There is a reason for that – ADHD is not an excuse, just like a death in your family, taking care of an ill parent, going on maternity leave, being downsized, getting into a car accident, the list can go on forever. These may be some of the reasons a person might be out of work, but they are not what is keeping you from your successful new job.

Most adults with ADHD know what problems or issues they have: can’t pay bills, can’t keep a job, can’t keep a relationship, etc…

What are the reasons for these issues?

What was YOUR role in these issues? What might you have done differently?

Hindsight is 20/20 so use it

Seriously, get out a pen RIGHT NOW and write down why you either don’t have a job or have lost your job in the past.

DO IT

I am actually not going to finish this post because I know you. We’ve met in a former life. You want to go straight to the answer without putting in the effort and I am not letting you go there, yet. Complete the task and I will get back with you soon.

Some Managers Don’t Like Questions a Story in Miscommunication!

Some Managers Don’t Like Questions a Story in Miscommunication!

It has been sometime since I have written and I realized I never actually published this post from before the new year. It is interesting to let things sit for a spell. The one example I used in this post actually resolved itself extremely well, but I will save that for the end.

I have been talking a great deal to people in various stages of their career, one in interview stage, another just starting their job and a 3rd well established, yet the theme is the same don’t ask. Maybe I have been spoiled in my career in that I have always asked questions of my employer or potential employer, sometimes maybe even too many questions, but they are what I felt were good questions at the time. I would even go so far to say that it is my style that has allowed me to grow and help my company and those around me grow, change, be nimble, creative, etc… The list goes on. I would also be courageous enough to say that I have been supportive to my employees questions. That I created a safe environment for them to ask questions and make mistakes, I truly hope that I did this. More about that in a bit, back to the examples.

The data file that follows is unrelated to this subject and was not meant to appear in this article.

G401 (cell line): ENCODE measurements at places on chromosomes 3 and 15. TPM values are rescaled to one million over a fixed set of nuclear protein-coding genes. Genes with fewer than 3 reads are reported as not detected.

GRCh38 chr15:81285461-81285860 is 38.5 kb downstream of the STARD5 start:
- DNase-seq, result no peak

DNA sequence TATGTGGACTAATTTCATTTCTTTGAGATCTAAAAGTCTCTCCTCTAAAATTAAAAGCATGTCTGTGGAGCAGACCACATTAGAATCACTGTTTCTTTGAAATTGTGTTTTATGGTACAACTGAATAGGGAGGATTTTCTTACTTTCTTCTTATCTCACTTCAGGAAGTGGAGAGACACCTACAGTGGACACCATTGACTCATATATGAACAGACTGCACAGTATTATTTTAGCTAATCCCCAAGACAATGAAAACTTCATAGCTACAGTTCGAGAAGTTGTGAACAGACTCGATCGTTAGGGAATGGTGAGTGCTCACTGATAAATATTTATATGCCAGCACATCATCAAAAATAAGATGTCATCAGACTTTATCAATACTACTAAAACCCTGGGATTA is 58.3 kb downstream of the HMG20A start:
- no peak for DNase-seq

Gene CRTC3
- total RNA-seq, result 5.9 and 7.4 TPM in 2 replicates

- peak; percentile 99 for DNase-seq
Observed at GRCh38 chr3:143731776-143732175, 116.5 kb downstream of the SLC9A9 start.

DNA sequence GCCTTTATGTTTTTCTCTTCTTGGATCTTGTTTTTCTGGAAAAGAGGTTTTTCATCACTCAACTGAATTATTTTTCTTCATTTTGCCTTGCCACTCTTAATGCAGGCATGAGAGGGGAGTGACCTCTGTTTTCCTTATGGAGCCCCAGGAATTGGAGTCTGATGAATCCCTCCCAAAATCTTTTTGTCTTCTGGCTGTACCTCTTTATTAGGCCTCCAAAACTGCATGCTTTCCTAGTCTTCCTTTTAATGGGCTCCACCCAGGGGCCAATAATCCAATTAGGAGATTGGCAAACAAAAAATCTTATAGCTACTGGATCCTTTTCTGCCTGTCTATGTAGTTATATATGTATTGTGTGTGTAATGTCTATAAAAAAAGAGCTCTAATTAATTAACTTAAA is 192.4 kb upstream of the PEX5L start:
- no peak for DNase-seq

Someone I know has been interviewing for a high level almost director level position with a very well established and large organization for quite some time. There have been several phone interviews, and face to face interviews and the potential new hire had questions in regards to the structure of the organization to better understand where they would fit and how they would make the most impact. What did the hiring committee hear these questions as, uncertainty about the quick-moving pace of the environment, needing more clear direction and that the person would need a more structured, concrete role. Interestingly enough the potential employee had said, prior to getting this feedback, when discussing how they felt it went, “I am just not sure that they are clear and can all agree on what they want.” The irony in this situation blows me away! Not only did this candidate have the hiring committee pegged, they were probably the best for the environment, if they wanted someone who could understand and read them and the way they make decisions. On the other hand, they may have either just wanted a “Yes” person or someone who would never question the group.